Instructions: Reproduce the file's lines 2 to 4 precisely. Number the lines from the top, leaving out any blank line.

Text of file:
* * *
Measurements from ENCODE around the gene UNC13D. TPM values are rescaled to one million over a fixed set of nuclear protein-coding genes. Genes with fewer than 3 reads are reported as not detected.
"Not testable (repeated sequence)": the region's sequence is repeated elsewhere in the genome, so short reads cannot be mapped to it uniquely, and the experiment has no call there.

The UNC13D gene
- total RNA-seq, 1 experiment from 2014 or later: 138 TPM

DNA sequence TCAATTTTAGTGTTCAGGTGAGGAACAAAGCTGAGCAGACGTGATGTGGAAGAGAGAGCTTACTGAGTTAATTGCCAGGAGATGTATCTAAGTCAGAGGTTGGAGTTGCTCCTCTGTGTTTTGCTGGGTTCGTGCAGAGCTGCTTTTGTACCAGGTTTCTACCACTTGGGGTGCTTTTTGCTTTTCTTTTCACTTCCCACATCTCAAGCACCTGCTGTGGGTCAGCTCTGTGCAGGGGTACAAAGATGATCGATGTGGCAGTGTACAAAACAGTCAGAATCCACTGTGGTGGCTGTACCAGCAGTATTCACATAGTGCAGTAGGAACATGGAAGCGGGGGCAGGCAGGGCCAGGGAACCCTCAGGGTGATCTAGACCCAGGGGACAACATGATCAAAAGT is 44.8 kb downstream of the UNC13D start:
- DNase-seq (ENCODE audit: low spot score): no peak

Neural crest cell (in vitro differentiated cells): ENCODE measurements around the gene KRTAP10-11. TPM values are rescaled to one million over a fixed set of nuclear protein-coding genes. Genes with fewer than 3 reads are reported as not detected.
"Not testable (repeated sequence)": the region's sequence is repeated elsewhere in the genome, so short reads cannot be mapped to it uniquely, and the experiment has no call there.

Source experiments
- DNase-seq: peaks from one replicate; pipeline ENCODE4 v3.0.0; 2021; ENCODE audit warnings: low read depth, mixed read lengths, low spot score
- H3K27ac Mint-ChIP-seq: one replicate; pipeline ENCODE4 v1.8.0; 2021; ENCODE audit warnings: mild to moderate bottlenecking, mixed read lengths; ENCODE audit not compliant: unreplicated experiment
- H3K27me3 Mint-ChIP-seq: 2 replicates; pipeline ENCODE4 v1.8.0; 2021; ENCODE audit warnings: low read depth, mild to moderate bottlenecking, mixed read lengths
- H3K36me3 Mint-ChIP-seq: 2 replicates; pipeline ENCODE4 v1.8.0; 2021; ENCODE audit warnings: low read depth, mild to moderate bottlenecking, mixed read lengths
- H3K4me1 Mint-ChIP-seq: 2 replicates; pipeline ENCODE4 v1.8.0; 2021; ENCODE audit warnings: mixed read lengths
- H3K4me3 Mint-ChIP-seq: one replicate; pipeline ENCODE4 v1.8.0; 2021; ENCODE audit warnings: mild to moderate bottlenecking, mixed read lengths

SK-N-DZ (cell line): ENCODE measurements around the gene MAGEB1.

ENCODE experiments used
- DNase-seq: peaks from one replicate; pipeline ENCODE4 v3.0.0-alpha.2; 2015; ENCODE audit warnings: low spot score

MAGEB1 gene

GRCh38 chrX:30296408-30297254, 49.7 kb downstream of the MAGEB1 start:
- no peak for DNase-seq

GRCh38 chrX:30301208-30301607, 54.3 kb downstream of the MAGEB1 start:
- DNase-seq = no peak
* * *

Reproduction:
"Not testable (repeated sequence)": the region's sequence is repeated elsewhere in the genome, so short reads cannot be mapped to it uniquely, and the experiment has no call there.

The UNC13D gene
- total RNA-seq, 1 experiment from 2014 or later: 138 TPM